Knowing when to intervene in the student-centered discussion

Timothy Patrick McCarthy admits that intervening and interjecting in discussions can be an “inelegant art.” If the goal is to have a student-led discussion, then the instructor should mostly let the conversation play out among students. But since the instructor has the end in mind, there are times when he/she should strategically interject to keep the discussion on track. In this video, McCarthy describes the typical pace of his student-led seminar and why he tends to interject more near the end of class.


Timothy Patrick McCarthy, Lecturer on History and Literature

Student Group



Harvard College


Stories of Slavery & Freedom

Group Size

16 students

  • Note the salient themes and/or unaddressed considerations during discussions and jump in strategically to offer further explanation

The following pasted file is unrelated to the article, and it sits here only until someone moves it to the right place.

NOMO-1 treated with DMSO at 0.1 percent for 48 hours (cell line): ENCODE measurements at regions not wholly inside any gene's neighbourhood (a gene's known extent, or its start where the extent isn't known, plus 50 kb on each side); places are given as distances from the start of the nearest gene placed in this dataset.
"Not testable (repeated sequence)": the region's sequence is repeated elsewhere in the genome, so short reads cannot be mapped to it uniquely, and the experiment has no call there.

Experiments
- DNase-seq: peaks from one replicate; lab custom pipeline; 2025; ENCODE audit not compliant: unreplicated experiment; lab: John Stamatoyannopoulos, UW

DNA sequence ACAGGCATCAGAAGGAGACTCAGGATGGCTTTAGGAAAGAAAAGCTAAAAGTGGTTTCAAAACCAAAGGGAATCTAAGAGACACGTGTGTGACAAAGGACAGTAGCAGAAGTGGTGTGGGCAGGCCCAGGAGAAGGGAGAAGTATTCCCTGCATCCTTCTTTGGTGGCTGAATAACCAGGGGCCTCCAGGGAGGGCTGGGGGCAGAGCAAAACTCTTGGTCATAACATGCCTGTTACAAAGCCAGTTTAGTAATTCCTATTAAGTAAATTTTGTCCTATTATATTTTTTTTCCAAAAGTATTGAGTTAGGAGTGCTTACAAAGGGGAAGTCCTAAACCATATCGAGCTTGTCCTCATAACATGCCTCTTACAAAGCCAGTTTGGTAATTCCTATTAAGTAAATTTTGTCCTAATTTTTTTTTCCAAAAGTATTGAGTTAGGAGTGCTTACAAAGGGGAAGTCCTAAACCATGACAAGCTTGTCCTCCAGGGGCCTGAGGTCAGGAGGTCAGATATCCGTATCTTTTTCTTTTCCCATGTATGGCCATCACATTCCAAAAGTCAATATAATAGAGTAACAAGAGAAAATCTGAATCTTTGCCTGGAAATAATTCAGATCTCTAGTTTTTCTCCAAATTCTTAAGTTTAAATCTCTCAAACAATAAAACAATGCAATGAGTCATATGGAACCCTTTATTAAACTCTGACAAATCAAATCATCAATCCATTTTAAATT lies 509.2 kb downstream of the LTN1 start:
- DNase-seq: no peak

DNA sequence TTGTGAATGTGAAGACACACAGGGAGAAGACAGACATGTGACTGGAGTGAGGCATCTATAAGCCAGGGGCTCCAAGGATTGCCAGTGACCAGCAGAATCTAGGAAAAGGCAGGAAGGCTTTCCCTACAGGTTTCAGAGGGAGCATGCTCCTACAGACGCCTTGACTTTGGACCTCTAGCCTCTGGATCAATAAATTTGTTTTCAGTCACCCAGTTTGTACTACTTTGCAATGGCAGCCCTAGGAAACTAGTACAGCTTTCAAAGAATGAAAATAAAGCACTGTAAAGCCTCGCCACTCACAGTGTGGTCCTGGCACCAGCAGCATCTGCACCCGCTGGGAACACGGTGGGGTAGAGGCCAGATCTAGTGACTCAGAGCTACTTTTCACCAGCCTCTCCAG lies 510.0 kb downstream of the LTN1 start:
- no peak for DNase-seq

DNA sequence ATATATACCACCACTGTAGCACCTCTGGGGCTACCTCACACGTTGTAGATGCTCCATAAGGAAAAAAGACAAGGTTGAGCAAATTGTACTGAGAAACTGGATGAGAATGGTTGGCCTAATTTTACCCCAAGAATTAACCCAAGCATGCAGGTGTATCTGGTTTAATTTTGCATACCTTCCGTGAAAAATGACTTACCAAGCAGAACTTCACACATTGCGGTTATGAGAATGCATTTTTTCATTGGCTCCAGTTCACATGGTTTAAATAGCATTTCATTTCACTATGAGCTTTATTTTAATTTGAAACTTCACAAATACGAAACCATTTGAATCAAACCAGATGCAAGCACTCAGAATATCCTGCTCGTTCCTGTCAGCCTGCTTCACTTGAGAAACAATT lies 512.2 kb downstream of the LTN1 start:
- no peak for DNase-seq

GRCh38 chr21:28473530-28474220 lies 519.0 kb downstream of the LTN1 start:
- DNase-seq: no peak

• Allocate enough time toward the end of the class or discussion to provide closure, clarify lingering misconceptions, and/or float final, big picture considerations to, as McCarthy puts it, “keep the fire burning”
  • One study finds that students’ overall performance improves when direct instruction soon follows peer interaction, a balanced approach to teaching proves beneficial across student ability levels (Smith et al., 2011)
  • A comparative study indicates that classrooms regularly employing teacher-student dialogue help foster for students critical thinking skills and deeper understanding of material (Nicol & Boyle, 2010)